• Costs: The exorbitant expenses associated with healthcare in the U.S. are problematic, especially when accessing care. Healthcare costs are a leading cause of bankruptcy for people in this country. Administrative support, waste, abuse, and fraud contribute to a considerable portion of every healthcare dollar spent, making it an area where improvements are crucial. Let’s put the dollars where they count.
  • Food: People need help with access to affordable, healthy food. Diabetic rates, obesity, and cancer rates are on the rise, reflecting the impact of dietary habits. The interplay between the healthcare system and the challenges the food system poses is complex. This aspect, often overlooked, requires attention and solutions to create a healthier population that will lead to an improved health system.

As a “healthcare insider”, if you had the power to make a change, can you share 5 changes that need to be made to improve the overall US healthcare system?

  • Utilizing Big Data for Workforce Optimization: The vast amount of data available in healthcare can be leveraged to understand and optimize the healthcare workforce. By analyzing this data at a large-scale level, health systems can identify patterns, trends, and areas for improvement in workforce allocation and care delivery. For example, big data and predictive models can reveal that certain regions have a shortage of primary care physicians while others have an excess. This information can guide targeted recruitment and digital health initiatives, thus improving access to care.
  • Better Implementation of Artificial Intelligence to Address Large-Scale Issues: AI in healthcare doesn’t have to be confined to treatment. With all the data within healthcare, it can assist with wide-ranging areas, including workforce planning, recruiting, onboarding, and retention. Optimizing the healthcare supply chain has the potential to cut costs and enhance care.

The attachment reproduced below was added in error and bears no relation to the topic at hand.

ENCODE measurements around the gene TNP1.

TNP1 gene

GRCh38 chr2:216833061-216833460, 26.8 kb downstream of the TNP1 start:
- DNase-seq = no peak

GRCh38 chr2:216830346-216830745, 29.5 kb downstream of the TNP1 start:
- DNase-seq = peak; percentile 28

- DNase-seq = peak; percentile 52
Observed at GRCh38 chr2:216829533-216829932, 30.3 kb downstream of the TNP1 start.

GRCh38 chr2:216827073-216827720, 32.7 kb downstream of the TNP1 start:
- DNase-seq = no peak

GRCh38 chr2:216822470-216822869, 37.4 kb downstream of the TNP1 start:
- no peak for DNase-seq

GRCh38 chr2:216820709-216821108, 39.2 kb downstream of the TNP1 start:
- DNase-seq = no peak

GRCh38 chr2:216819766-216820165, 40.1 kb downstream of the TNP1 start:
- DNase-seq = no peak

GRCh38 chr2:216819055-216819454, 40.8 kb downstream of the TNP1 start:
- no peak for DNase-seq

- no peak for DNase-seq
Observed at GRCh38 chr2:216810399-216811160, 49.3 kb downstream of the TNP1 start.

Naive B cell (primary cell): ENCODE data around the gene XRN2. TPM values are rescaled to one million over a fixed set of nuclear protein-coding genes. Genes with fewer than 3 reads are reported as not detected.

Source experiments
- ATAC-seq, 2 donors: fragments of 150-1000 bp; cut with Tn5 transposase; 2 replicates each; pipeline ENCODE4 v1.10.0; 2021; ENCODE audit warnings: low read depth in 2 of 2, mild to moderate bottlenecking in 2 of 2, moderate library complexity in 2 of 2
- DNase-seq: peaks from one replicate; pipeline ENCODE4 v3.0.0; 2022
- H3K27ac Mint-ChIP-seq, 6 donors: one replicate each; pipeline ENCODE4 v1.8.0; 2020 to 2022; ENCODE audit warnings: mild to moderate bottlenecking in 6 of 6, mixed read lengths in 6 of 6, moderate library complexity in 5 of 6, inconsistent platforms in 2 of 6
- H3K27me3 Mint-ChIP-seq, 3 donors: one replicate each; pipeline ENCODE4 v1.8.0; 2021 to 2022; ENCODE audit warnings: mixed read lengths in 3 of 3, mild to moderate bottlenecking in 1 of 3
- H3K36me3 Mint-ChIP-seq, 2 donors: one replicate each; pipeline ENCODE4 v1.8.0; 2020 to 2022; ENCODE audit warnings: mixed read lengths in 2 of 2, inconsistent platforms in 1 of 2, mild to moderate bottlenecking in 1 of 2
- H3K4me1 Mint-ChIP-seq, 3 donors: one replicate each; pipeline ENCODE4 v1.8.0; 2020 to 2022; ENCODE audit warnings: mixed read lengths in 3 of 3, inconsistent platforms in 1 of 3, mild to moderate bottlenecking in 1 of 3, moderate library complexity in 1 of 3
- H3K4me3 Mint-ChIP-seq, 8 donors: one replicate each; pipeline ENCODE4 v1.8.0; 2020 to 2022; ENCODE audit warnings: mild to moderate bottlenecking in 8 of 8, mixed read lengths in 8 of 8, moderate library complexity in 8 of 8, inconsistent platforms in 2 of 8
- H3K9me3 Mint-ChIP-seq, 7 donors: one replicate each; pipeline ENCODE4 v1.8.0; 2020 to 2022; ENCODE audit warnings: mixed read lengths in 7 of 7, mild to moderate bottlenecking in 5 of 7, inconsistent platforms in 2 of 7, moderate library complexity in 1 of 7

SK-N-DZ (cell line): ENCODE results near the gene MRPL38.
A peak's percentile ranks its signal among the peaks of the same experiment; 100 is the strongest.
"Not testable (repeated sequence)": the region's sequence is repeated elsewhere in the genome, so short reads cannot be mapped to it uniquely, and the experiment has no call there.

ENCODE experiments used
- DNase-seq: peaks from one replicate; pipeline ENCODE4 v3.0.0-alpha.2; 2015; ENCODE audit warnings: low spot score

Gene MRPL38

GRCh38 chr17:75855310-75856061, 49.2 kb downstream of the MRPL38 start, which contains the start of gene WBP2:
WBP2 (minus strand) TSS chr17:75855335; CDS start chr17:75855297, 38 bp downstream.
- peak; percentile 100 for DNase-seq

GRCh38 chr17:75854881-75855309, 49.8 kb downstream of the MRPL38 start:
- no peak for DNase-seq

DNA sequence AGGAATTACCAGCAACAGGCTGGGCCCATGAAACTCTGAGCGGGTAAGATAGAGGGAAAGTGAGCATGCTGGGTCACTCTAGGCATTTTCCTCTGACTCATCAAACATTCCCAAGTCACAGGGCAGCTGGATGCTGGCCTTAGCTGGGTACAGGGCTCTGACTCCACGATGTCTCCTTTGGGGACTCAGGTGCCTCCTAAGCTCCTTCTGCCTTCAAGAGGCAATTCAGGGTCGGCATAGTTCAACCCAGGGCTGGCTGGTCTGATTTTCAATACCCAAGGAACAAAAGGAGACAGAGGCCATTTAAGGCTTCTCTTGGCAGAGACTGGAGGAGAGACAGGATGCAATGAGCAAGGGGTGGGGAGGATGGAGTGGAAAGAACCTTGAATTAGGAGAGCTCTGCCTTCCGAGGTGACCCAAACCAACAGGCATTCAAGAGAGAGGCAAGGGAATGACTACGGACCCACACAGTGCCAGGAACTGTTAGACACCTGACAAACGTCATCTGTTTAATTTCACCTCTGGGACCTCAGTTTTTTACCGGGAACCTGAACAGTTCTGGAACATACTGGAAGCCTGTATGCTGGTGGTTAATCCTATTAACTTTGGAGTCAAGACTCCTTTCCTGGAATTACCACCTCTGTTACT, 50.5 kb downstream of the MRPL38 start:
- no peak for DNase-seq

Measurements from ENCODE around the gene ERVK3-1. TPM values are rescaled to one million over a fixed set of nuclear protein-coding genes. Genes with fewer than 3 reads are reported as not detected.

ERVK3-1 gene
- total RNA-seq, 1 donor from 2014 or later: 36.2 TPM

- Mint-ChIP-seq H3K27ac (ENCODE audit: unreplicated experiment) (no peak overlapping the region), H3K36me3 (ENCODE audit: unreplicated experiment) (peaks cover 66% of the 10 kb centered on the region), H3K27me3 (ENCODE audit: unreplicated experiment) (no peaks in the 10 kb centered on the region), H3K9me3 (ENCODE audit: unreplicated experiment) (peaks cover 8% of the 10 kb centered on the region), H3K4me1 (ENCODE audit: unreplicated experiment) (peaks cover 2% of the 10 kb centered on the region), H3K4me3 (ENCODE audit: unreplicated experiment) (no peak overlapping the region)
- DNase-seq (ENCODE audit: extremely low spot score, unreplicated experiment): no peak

• Empowering Clinicians with Data: It’s essential to collect and analyze healthcare data and ensure clinicians can access this information. After all, it’s their data, and they can provide valuable insights and feedback based on their experiences. A system where clinicians have real-time access to patient outcomes data, enabling them to tailor treatments and interventions based on the latest evidence and best practices. This empowerment fosters a culture of continuous improvement and patient-centered care.
  • Improving the Clinician Experience: Healthcare is a people business. And we need to take care of the people who care for patients. According to the Association of American Medical Colleges, by 2034, a physician shortage of 124,000 is expected. Health systems must find ways to alleviate burnout from their clinicians. Making healthcare a fulfilling and rewarding career is crucial for the well-being of healthcare professionals and the overall quality of care.
  • Right-sizing Healthcare Delivery: The delivery of healthcare services should be tailored to the specific needs and preferences of patients, taking into account factors such as location, convenience, and cost-effectiveness. This involves reevaluating traditional care delivery models and embracing innovative approaches prioritizing accessibility and efficiency. For example, consider the recent shift towards ambulatory and retail healthcare settings. By decentralizing care and bringing services closer to patients’ communities, we can reduce barriers to access and improve overall health outcomes.

What concrete steps would have to be done to actually manifest these changes? What can a) individuals, b) corporations, c) communities and d) leaders do to help?